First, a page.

Ceci’s bad bounce in Boston is nowhere near as dramatic or important, but you can see the track this train is running on. And it’s not pulling into Party Station anytime soon.
Ceci even recently admitted that he was expecting a role change this season with Erik Karlsson suddenly in San Jose (that’s a pretty good movie title, “Suddenly In San Jose”), but, once again, luck is not with the young Ottawa native.
That role has been offloaded to even younger players like Chabot, the out-of-nowhere Max Lajoie and pending UFA Chris Wideman. If Ceci can’t get that role right now, he’s never going to get it in Ottawa.
“If it wasn’t for bad luck….”
Meanwhile, Chabot is the fan’s new golden kid. He’s already got an organic fan nickname, which almost never happens in hockey anymore. His teammates probably call him Chabby, but the fans now refer to him as Hotsam Batcho, a Brian5or6 epiphany when a few beers prompted a deep dive into the world of anagrams (and other debaucherous activities).
It’s caught on and even Hotsam himself endorsed the name by being photographed in a custom Brian5or6 shirt with the nickname on the back. Fans swooned. Shirt sales went crazy. It was a love-in.
Unfortunately there’s no such opportunity for Ceci.
It goes a bit deeper than just stats and his perceived play on the ice (which to me is nowhere near as awful as some make it out to be, but it’s not something to celebrate either). There’s long been a sentiment that Ottawa management favoured local prospects for marketing reasons over more skilled options, but in the case of Ceci, he was one of the most highly rated defensemen in his 2012 draft class. That bugaboo may apply in other cases, but it doesn’t seem to apply here.
That he hasn’t blossomed into the offensive right-shot defenseman that many thought he would be probably comes down to playing behind Erik Karlsson on the right side. Not to mention playing behind Karlsson’s personality.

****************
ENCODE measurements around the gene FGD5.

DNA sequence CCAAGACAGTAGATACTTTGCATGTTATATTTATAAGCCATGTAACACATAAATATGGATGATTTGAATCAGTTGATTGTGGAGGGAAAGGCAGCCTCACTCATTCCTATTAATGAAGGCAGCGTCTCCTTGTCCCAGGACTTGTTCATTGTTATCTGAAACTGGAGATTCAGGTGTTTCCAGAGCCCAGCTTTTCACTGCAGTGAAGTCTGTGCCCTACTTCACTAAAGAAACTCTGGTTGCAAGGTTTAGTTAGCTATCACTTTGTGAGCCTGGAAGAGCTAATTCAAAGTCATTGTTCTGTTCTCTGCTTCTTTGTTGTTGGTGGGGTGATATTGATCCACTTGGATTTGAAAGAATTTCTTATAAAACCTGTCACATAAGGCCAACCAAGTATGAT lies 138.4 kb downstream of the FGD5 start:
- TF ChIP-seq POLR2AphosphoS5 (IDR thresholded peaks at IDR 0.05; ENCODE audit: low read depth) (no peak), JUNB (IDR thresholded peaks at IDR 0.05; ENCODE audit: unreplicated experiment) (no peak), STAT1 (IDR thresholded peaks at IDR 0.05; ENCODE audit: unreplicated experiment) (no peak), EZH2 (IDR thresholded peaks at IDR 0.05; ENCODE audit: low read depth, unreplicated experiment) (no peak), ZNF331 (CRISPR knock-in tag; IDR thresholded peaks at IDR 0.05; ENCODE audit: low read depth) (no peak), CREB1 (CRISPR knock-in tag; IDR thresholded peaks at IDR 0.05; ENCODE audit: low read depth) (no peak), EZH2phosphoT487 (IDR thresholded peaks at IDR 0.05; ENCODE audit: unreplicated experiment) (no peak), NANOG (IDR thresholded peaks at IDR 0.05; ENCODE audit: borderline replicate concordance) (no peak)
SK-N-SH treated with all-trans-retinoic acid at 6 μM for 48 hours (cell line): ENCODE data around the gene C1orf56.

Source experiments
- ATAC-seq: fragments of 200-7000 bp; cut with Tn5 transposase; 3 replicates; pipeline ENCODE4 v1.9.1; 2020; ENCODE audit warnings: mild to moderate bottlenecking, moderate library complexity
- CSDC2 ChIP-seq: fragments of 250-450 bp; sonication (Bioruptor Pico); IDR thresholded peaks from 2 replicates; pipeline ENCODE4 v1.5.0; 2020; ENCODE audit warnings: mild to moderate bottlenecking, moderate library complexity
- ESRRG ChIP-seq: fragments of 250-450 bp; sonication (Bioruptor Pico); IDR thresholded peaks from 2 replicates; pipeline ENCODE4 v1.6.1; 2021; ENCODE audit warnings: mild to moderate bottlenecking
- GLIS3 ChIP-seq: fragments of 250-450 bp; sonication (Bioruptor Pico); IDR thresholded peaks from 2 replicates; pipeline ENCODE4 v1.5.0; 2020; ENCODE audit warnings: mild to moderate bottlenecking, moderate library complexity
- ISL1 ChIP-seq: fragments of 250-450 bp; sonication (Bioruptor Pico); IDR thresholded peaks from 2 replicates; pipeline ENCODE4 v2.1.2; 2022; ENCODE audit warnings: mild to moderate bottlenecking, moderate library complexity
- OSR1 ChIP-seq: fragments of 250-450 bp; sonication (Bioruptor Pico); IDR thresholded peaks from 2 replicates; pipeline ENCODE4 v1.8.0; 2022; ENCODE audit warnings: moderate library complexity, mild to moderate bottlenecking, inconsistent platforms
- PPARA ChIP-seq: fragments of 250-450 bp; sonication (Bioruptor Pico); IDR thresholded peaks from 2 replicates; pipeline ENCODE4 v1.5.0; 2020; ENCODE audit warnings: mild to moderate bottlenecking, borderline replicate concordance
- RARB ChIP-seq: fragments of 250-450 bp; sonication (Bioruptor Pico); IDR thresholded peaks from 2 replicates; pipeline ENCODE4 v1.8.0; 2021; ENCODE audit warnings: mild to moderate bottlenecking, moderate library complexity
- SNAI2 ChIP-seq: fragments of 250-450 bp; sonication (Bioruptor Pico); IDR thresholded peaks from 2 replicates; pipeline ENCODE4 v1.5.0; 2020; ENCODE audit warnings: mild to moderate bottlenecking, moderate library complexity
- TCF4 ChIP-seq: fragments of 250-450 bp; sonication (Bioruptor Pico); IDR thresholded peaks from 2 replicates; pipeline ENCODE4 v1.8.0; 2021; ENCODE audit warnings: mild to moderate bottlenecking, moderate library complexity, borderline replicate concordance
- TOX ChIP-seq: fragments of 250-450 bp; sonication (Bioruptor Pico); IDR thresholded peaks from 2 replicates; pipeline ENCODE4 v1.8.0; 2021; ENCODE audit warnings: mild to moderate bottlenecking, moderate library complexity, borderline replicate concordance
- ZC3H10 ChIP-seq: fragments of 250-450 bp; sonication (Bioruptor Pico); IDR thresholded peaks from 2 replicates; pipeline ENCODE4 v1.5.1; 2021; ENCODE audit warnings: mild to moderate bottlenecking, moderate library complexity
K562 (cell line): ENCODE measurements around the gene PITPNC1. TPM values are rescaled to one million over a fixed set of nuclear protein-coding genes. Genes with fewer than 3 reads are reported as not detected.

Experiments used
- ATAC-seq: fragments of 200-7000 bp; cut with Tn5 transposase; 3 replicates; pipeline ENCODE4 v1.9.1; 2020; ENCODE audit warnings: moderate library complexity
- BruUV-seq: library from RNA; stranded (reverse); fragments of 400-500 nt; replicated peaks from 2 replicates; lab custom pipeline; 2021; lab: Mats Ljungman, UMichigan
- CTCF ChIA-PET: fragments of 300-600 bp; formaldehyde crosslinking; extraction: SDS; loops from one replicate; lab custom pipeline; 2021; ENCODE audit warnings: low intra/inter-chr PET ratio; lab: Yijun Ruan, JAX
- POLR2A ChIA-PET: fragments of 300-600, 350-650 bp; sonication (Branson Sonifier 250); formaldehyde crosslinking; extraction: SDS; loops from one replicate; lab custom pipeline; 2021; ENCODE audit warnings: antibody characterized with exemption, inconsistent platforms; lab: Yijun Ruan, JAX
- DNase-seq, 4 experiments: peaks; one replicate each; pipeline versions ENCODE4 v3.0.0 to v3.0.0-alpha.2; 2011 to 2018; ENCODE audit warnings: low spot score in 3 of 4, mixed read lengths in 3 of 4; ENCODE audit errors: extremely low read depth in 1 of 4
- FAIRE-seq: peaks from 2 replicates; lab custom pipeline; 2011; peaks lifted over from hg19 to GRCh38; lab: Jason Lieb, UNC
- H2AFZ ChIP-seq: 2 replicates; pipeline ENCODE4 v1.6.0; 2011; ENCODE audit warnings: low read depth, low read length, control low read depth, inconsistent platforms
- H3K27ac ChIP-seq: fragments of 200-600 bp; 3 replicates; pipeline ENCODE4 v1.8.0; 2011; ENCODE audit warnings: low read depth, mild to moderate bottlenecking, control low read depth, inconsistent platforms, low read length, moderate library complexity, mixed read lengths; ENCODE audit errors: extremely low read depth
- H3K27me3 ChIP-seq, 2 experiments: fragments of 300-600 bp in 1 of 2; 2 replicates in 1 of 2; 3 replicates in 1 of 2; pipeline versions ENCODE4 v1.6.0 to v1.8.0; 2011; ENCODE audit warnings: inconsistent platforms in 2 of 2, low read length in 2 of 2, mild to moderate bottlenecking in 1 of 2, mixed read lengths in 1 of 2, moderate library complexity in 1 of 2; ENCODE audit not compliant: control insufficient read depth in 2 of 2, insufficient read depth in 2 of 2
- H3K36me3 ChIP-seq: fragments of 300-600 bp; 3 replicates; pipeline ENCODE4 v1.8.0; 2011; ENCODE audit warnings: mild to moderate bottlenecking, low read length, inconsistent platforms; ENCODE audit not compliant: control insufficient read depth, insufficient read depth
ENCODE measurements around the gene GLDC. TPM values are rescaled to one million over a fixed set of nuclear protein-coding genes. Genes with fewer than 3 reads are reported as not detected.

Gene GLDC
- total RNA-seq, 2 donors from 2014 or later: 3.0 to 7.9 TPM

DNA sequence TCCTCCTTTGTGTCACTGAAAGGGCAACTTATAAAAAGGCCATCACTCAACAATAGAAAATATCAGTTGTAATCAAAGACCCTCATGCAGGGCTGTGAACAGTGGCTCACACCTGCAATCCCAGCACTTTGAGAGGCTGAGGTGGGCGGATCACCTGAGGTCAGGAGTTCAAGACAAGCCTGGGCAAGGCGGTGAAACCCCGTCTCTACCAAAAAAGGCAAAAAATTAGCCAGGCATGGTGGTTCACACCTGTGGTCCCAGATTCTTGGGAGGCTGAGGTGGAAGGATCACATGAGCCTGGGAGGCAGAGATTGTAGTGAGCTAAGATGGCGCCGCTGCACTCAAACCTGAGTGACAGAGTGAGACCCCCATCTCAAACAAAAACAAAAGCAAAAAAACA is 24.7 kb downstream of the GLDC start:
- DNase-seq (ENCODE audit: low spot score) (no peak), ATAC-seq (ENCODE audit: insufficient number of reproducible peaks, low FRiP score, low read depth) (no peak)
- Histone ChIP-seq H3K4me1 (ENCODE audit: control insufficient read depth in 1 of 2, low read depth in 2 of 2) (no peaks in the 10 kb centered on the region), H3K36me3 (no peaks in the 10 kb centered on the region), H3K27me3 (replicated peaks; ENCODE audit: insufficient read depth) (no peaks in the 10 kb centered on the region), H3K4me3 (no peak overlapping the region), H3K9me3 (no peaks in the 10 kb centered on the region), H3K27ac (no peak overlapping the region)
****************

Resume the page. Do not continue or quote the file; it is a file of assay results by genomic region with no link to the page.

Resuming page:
Karlsson is a natural star in every way, completely comfortable in his own skin and magnetic to even casual fans. Ceci’s only crime is having a “standard” hockey personality. He’s good at saying the right things in a rinkside interview but despite being a local star with the 67’s in junior, he’s not exactly the most requested player in media scrums. There’s no winks or moustache twirls.
Like most players, he enjoys his privacy and doesn’t seem to be clamoring to be the voice of the team. He’s well liked in the locker room by all indications and seems especially close to another fan favourite, Mark Stone.
Unlike Stone, he actually had to go through his arbitration hearing this summer and expressed some thinly veiled bitterness at what he had to hear from the team. He makes good coin this season, but it comes at some unknown personal cost.
In a fair world, Ceci would probably be seen as a “fair” player, but that’s fantasy land at this point.
Chabot has won the hearts of Sens fans, as has Stone, and it probably won’t be long before Brady Tkachuk and Alex Formenton are embraced the same way.
For Cody Ceci, the intense scrutiny will continue until something breaks, either for management or the player. He probably deserves better, but on a rebuilding team, Ceci is going to continually be put in the position where his mistakes are magnified and his good plays are unrecognized. I can only imagine how tough it has to be on his psyche. Or his family and his friends. These attacks have real ramifications. Just ask Jared Cowen, or other high draft picks before him who didn’t measure up to expectations.
I don’t know the guy but I imagine his dreams of playing in the NHL were the same as thousands before him. This was supposed to feel better.
As Rod Stewart, with his rooster haircut and red leather pants once sang non-ironically, “some guys have all the luck”.
Ceci could use some of that easy living Rod Stewart luck right now.